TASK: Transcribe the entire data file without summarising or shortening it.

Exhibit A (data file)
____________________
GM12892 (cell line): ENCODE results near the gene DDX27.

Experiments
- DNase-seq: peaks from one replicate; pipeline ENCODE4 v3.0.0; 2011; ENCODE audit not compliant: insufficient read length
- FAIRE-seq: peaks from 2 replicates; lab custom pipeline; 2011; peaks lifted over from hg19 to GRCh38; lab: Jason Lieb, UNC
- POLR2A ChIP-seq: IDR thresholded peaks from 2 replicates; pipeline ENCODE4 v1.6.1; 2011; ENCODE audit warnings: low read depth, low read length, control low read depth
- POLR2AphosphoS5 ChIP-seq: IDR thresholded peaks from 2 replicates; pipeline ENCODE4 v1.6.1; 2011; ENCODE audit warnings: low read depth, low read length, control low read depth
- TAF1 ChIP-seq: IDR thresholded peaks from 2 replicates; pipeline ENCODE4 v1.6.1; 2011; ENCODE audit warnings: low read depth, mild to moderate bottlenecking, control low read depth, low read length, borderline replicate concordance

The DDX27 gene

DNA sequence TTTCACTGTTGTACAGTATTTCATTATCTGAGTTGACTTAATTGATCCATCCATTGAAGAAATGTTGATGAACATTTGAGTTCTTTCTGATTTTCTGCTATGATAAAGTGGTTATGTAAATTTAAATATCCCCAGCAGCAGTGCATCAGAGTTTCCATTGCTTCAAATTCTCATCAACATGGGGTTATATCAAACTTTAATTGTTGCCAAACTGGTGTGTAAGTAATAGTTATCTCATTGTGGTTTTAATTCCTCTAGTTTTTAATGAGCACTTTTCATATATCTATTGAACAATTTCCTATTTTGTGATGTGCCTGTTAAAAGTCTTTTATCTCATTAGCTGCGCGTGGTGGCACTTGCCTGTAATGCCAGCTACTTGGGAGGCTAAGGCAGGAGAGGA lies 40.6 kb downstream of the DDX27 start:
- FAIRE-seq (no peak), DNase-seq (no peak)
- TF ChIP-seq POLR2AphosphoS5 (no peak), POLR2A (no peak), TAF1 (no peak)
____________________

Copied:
GM12892 (cell line): ENCODE results near the gene DDX27.

Experiments
- DNase-seq: peaks from one replicate; pipeline ENCODE4 v3.0.0; 2011; ENCODE audit not compliant: insufficient read length
- FAIRE-seq: peaks from 2 replicates; lab custom pipeline; 2011; peaks lifted over from hg19 to GRCh38; lab: Jason Lieb, UNC
- POLR2A ChIP-seq: IDR thresholded peaks from 2 replicates; pipeline ENCODE4 v1.6.1; 2011; ENCODE audit warnings: low read depth, low read length, control low read depth
- POLR2AphosphoS5 ChIP-seq: IDR thresholded peaks from 2 replicates; pipeline ENCODE4 v1.6.1; 2011; ENCODE audit warnings: low read depth, low read length, control low read depth
- TAF1 ChIP-seq: IDR thresholded peaks from 2 replicates; pipeline ENCODE4 v1.6.1; 2011; ENCODE audit warnings: low read depth, mild to moderate bottlenecking, control low read depth, low read length, borderline replicate concordance

The DDX27 gene

DNA sequence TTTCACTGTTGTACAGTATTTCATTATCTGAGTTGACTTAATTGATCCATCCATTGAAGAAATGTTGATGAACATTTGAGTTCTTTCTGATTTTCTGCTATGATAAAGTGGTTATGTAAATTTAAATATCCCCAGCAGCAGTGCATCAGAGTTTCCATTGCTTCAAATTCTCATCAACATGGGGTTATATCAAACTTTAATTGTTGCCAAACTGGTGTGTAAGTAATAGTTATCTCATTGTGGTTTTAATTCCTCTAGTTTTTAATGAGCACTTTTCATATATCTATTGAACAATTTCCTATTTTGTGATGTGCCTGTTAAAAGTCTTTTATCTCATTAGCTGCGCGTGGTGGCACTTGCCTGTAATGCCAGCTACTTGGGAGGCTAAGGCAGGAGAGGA lies 40.6 kb downstream of the DDX27 start:
- FAIRE-seq (no peak), DNase-seq (no peak)
- TF ChIP-seq POLR2AphosphoS5 (no peak), POLR2A (no peak), TAF1 (no peak)